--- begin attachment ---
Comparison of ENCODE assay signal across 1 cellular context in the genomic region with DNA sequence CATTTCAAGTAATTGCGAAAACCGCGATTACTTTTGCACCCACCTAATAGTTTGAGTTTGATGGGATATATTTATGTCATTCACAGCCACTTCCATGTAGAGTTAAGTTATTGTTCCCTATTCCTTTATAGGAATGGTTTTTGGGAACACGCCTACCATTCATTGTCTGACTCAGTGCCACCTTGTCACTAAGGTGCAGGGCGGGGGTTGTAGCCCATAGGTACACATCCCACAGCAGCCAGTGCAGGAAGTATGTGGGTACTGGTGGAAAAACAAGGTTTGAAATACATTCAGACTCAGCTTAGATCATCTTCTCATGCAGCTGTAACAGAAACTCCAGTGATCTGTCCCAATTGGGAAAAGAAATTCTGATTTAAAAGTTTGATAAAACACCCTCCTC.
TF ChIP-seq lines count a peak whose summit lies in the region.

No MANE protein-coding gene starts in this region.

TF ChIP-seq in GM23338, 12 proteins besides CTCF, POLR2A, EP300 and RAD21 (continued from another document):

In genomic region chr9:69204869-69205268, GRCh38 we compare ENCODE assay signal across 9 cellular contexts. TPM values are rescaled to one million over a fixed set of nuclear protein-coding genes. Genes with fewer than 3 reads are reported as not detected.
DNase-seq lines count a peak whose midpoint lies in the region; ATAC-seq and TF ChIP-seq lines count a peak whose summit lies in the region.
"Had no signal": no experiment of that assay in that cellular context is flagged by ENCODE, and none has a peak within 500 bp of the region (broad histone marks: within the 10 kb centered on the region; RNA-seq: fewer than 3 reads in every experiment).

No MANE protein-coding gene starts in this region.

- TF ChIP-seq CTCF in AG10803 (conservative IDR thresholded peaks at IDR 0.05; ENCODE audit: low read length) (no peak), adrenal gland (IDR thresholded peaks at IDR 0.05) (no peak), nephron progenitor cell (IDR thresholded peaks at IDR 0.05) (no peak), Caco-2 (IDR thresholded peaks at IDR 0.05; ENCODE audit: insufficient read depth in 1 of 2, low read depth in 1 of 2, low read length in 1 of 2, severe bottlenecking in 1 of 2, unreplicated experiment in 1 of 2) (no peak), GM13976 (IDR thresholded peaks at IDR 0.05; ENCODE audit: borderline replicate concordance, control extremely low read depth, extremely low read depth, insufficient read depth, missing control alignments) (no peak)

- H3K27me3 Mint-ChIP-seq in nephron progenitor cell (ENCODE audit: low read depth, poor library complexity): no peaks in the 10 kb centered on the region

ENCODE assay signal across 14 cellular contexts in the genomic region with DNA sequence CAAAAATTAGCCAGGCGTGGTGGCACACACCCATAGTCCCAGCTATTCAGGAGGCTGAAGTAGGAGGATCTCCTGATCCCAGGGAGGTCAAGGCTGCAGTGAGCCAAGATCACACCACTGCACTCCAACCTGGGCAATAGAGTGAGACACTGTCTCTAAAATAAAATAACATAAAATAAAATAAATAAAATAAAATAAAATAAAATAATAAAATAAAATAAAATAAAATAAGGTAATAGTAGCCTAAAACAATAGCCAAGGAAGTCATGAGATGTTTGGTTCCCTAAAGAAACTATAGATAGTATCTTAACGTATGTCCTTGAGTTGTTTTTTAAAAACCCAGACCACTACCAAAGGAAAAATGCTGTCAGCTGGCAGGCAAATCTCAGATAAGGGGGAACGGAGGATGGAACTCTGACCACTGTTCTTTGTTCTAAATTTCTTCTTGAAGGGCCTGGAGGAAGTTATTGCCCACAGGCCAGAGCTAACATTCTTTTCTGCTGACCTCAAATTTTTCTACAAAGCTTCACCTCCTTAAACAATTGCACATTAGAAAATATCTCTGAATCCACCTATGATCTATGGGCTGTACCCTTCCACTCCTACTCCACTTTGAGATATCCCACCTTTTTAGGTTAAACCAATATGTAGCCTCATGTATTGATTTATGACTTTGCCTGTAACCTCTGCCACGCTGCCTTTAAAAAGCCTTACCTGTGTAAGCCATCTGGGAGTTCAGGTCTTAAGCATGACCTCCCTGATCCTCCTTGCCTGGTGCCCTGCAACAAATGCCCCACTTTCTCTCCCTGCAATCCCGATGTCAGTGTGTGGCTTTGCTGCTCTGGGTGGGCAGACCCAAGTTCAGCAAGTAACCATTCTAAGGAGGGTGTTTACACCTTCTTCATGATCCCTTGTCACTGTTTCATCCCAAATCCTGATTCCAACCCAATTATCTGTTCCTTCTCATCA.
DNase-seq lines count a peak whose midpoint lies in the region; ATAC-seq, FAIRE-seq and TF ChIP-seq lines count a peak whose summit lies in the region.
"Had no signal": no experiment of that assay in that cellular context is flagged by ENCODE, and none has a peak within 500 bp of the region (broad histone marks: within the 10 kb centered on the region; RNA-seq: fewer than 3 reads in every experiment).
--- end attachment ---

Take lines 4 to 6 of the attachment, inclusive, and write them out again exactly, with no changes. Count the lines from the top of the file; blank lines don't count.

TF ChIP-seq in GM23338, 12 proteins besides CTCF, POLR2A, EP300 and RAD21 (continued from another document):

In genomic region chr9:69204869-69205268, GRCh38 we compare ENCODE assay signal across 9 cellular contexts. TPM values are rescaled to one million over a fixed set of nuclear protein-coding genes. Genes with fewer than 3 reads are reported as not detected.
DNase-seq lines count a peak whose midpoint lies in the region; ATAC-seq and TF ChIP-seq lines count a peak whose summit lies in the region.